The Holiday Survival Guide centres around one of the best romance tropes – enemies to lovers. I don’t think there is anything more delicious than the combination of two people who have good reason to hate each other and are plagued by an attraction they don’t want to feel and can’t seem to control.
Where the friends to lovers trope (which I also adore) has angst, the enemies to lovers has anger. There’s such hot frustration to be found in it, which makes it just as much fun to write as it is to read. In The Holiday Survival Guide, the heroine Erica is a tabloid journalist who has built a career out of exposing the cheating spouses of the rich and famous. She has her feet firmly planted on the moral high ground, and has every intention of staying there. But not everyone likes what Erica is doing, and Nathan Wilde is no exception. When Erica books herself on to one of his survival courses, he finds himself having to take care of a woman he really doesn’t want to be around – a woman who publicly humiliated him when she revealed that his wife was sleeping with someone else. Does Nathan want to spend time with her? Hell no, especially not given how hot she looks in a snow suit. As far as Erica is concerned, Nathan should be thanking her for what she did. She finds his dislike infuriating, and is determined to make him see sense. There’s a lot of snow and a lot of sexual tension and denial.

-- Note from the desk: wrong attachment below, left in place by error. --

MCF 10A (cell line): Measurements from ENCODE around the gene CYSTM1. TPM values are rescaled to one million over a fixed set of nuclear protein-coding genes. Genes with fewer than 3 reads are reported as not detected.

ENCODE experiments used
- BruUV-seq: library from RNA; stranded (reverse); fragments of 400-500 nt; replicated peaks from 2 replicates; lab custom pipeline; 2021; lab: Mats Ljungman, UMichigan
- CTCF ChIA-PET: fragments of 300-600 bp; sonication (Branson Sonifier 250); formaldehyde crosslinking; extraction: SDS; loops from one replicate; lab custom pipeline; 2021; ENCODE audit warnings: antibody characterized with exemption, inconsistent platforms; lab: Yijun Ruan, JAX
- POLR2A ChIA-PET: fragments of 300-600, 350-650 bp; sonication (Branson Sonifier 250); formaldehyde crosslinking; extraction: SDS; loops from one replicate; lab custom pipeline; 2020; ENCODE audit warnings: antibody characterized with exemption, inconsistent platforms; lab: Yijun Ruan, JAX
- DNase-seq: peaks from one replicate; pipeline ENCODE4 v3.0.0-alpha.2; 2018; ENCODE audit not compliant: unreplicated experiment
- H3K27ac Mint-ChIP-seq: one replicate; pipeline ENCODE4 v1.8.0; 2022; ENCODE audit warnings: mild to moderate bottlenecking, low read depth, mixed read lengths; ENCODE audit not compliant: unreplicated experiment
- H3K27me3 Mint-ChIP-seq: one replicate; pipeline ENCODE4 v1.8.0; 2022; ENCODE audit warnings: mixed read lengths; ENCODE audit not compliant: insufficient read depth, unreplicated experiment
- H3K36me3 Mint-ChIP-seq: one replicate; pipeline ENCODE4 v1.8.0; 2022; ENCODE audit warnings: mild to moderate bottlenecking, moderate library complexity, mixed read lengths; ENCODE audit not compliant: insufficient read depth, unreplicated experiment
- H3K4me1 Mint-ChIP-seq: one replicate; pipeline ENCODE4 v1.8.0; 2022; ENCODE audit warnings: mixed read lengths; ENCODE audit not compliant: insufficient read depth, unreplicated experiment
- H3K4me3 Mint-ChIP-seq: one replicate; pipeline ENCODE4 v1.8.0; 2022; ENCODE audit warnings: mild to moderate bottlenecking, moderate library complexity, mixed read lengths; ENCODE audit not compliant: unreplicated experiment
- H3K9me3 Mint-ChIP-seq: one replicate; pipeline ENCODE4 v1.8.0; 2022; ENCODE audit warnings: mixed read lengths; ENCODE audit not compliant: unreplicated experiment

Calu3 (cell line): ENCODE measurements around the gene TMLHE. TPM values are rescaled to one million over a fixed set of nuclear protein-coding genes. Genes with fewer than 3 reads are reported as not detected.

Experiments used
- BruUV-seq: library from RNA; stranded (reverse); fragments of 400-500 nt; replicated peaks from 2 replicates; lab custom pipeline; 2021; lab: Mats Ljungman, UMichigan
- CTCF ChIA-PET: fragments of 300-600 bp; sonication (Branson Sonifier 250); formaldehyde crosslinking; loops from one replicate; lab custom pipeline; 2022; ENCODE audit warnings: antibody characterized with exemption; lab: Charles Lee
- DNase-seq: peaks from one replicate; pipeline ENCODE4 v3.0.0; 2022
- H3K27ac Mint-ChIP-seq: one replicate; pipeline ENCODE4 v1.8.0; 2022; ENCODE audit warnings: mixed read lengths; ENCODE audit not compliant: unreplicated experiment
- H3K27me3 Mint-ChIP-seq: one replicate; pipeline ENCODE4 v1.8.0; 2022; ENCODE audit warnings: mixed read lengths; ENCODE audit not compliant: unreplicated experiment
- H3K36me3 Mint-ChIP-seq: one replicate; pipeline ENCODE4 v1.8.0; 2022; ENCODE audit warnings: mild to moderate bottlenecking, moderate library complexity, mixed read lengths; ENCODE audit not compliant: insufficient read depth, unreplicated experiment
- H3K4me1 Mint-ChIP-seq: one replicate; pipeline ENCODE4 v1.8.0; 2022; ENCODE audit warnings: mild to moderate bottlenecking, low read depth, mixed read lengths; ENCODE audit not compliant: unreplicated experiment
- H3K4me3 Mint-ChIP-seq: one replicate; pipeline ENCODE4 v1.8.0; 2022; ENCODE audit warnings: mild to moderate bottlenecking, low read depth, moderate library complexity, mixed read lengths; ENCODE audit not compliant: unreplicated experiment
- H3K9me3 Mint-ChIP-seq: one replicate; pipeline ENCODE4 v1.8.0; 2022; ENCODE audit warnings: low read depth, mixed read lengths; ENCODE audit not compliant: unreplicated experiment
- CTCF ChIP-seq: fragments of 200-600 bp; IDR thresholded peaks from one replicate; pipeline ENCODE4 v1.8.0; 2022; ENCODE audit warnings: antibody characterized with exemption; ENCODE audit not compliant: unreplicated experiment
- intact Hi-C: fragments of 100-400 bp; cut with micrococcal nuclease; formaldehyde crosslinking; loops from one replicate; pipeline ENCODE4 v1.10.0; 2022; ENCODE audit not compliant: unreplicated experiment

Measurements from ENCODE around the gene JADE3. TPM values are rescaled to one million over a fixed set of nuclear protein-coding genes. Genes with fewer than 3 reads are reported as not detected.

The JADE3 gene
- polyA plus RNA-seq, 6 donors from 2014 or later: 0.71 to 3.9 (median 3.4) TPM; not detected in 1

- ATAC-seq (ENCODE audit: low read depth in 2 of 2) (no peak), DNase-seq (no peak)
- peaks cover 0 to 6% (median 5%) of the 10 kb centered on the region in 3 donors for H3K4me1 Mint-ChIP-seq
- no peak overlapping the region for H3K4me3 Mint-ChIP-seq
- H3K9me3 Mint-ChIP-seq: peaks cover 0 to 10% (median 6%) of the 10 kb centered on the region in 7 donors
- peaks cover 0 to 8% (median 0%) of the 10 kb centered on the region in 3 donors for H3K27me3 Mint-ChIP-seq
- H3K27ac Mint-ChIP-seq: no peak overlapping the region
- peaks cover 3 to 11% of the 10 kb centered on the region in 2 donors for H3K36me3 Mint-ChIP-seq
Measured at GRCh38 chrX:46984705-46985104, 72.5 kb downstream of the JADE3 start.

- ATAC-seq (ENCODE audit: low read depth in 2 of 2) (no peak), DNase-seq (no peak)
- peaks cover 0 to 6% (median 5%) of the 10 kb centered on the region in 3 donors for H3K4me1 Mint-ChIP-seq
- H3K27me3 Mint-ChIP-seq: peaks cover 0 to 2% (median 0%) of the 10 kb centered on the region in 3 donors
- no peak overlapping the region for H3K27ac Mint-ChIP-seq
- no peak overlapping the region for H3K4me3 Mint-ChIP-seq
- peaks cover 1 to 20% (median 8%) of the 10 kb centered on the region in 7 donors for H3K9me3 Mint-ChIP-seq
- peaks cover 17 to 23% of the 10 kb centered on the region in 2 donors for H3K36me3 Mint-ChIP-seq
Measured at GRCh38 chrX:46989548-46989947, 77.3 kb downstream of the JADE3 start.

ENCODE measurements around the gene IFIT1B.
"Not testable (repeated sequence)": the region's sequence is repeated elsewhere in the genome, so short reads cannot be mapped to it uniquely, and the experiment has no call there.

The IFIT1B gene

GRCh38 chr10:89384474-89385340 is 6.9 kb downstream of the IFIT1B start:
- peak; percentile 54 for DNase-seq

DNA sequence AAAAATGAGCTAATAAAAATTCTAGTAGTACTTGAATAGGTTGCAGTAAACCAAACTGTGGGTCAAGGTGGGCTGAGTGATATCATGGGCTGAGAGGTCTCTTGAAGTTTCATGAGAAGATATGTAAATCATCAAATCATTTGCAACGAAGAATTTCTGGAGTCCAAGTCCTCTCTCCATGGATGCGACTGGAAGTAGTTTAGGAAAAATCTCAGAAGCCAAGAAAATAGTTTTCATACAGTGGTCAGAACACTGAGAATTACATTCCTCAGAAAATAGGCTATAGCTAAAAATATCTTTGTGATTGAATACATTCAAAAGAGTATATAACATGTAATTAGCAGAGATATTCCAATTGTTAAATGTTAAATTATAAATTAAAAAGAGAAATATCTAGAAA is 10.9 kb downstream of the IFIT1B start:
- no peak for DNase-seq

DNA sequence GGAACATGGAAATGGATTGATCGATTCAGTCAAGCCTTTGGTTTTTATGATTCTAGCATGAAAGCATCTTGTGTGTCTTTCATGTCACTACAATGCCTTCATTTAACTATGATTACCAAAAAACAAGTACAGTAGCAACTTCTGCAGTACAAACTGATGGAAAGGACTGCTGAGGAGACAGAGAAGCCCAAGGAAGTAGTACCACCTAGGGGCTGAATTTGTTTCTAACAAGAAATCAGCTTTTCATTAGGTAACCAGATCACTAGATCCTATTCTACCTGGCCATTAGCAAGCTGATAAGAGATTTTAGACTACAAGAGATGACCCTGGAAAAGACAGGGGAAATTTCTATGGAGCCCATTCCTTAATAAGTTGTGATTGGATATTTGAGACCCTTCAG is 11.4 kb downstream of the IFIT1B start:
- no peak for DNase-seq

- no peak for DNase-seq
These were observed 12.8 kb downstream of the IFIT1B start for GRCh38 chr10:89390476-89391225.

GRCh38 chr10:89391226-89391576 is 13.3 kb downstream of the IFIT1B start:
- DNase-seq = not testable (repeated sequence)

The real attraction of an enemies to lovers story is that it is so much about the ability to forgive, to say sorry, to move on from the past and look forwards instead. There’s also the scorching sexual tension that comes from wanting someone you can’t stand – hate sex FTW!
So in celebration of the enemies to lover’s story, here are a few of my favourite couples who love to hate each other.
Liberty Jones and Gage Travis in Lisa Kleypas’ Sugar Daddy. Naturally suspicious of Liberty’s relationship with his father. Gage has to deal with the hate and the attraction, and he isn’t particularly nice to Liberty when they first meet. But by the end, he’s desperately in love with her. Swoon.
Buzz Lightyear and Woody. OK, so they’re not lovers (although I’m sure if you google it, you’ll find some disturbing fanfic in some dark corner of the internet), but their move from enemies to friends is funny, hard fought and at times, very touching.
Jane O’Reilly started writing as an antidote to kids’ TV when her youngest child was a baby. Her first novel was set in her old school and involved a ghost and lots of death. It’s unpublished, which is probably for the best. Then she discovered contemporary romance, and that, as they say, was that. She lives near London with her husband and two children.